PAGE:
Agent Orange to Farm to Table

 With genetically engineered corn and soy, Dow Chemical aims to bring back toxic herbicide use, big time

While my sister-in-law put the finishing touches on Thanksgiving dinner, I listened to her friend recount the losing battle her husband, a Vietnam veteran, fought with lung cancer. She explained her husband’s illness was caused by his wartime exposure to the toxic defoliant Agent Orange, produced primarily by two companies, Dow Chemical and Monsanto. Named for the colored band on its transport tanks, Agent Orange was a cocktail of chemicals, including an herbicide called 2,4-D. Shortly after the spraying — conducted to deprive guerrilla fighters of cover and a food supply — started in 1962, reports began to emerge of serious health effects, from birth defects to other illnesses. To this day, the U.S. Department of Veteran Affairs offers an Agent Orange registry health exam for the possible long-term problems caused by exposure, and more than 40,000 veterans have submitted disability claims. The Red Cross estimates that 1 million Vietnamese were affected, including third-generation children born with severe birth defects.

In January the U.S. Department of Agriculture opened a public comment period on the environmental and health impacts of a new suite of crops engineered to be resistant to 2,4-D. These corn and soybean plants, produced by Dow AgroSciences, a subsidiary of Dow Chemical, would be the first developed to be resistant to the herbicide.

According to experts, the introduction of these new crops could cause 2,4-D use to jump, big time. Chuck Benbrook, a pesticide policy expert with the Center for Sustaining Agriculture and Natural Resources at Washington State University, has estimated that if it’s approved, the engineered corn could cause applications of 2,4-D to jump 20-fold by 2019.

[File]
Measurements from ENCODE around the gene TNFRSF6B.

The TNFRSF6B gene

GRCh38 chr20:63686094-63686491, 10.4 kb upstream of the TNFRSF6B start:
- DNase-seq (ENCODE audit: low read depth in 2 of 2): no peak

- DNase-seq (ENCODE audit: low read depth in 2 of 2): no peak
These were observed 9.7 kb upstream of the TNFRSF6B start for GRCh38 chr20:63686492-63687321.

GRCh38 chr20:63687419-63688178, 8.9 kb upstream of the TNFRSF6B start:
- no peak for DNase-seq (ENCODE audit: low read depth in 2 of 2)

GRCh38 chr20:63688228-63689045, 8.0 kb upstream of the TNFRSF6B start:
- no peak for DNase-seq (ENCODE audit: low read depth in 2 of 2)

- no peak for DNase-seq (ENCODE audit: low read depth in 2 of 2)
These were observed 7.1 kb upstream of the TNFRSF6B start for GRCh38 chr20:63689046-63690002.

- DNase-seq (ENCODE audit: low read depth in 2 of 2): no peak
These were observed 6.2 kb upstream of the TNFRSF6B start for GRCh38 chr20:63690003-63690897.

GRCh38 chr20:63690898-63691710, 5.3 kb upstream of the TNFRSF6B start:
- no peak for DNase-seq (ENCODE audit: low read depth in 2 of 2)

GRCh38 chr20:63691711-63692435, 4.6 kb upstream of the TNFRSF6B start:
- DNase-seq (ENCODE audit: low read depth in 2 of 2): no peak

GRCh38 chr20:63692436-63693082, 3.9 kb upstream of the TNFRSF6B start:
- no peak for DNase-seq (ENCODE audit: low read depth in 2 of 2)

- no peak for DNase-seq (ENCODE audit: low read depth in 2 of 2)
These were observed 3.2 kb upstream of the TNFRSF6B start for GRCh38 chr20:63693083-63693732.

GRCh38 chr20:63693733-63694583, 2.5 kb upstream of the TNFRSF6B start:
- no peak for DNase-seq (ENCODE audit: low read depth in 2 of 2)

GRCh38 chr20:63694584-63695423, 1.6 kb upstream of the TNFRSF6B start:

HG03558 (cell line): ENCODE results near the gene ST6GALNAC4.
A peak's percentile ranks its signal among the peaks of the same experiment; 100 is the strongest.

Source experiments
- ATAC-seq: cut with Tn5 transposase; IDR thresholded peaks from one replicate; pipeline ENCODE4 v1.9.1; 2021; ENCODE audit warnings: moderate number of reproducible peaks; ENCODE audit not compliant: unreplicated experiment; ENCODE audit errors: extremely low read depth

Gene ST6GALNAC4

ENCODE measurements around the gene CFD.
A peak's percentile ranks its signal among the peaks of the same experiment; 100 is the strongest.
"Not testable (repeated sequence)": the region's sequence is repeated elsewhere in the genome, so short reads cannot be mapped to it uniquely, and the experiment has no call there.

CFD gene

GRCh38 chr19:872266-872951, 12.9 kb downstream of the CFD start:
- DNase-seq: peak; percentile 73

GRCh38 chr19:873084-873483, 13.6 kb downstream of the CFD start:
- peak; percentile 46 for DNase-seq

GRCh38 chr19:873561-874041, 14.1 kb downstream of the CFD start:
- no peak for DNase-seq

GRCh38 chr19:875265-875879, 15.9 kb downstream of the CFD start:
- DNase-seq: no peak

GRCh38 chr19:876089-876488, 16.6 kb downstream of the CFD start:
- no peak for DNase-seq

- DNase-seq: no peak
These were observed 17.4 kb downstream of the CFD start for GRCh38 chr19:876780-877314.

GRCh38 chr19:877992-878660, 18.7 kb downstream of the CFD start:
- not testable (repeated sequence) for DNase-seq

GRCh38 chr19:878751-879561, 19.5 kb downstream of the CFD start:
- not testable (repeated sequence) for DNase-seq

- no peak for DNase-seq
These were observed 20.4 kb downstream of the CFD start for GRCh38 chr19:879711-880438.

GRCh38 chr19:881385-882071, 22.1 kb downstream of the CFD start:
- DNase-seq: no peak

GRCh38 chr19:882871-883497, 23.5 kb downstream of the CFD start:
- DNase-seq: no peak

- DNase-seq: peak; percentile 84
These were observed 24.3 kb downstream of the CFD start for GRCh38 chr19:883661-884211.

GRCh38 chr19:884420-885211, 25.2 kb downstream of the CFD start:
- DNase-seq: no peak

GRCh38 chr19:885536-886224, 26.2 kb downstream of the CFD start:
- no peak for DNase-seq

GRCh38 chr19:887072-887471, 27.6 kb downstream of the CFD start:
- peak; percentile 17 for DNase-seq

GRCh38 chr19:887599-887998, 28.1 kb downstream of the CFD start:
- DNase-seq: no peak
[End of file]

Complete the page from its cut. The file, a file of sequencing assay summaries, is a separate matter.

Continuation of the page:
That’s particularly concerning because experts have long shown that 2,4-D causes serious harm to humans, especially when used over vast swaths of farmland and lawns. Largely because of such concern, the Natural Resources Defense Council (NRDC) petitioned the Environmental Protection Agency to revoke the chemical’s approval, first granted in 1948.

NRDC researchers and other critics of 2,4-D point to studies showing the chemical is a neurotoxin and that exposure to it can cause hormone disruption, certain forms of cancer and genetic mutations. The chemical has also been linked to lowered sperm counts, liver disease and Parkinson’s disease as well as adverse effects on reproductive and immune systems. What’s further worrisome is that 2,4-D is known to drift, affecting areas near farms, including streams, rivers and wildlife.

In April 2012 the EPA rejected the NRDC’s petition, stating that the group did not prove that the chemical was unsafe in the manner it is used. Despite the EPA’s actions, public health advocates have maintained that there are serious human health impacts, based on compelling evidence from peer-reviewed studies around the world. A University of Minnesota study found a greater frequency of genetic mutations in pesticide applicators who had higher rates of 2,4-D in their urine. A National Cancer Institute study found farmers exposed to 2,4-D upward of 20 days a year had a higher risk of developing non-Hodgkin’s lymphoma than nonfarmers did, by a factor of six. The EPA’s fact sheet notes that the chemical has shown toxic effects on the thyroid and gonads and expresses concern about potential “endocrine-disrupting effects.”

With all these risks, why are chemical companies like Dow and Monsanto formulating seeds to be resistant to this decades-old chemical with a terrible health track record? The USDA said these new crops are intended to “help address the problem of weeds that have developed resistance to other herbicides.”

The real motivation for introducing new herbicide-resistant seeds is Monsanto’s and Dow’s bottom lines; it is one of the best ways to boost sales of chemicals. 

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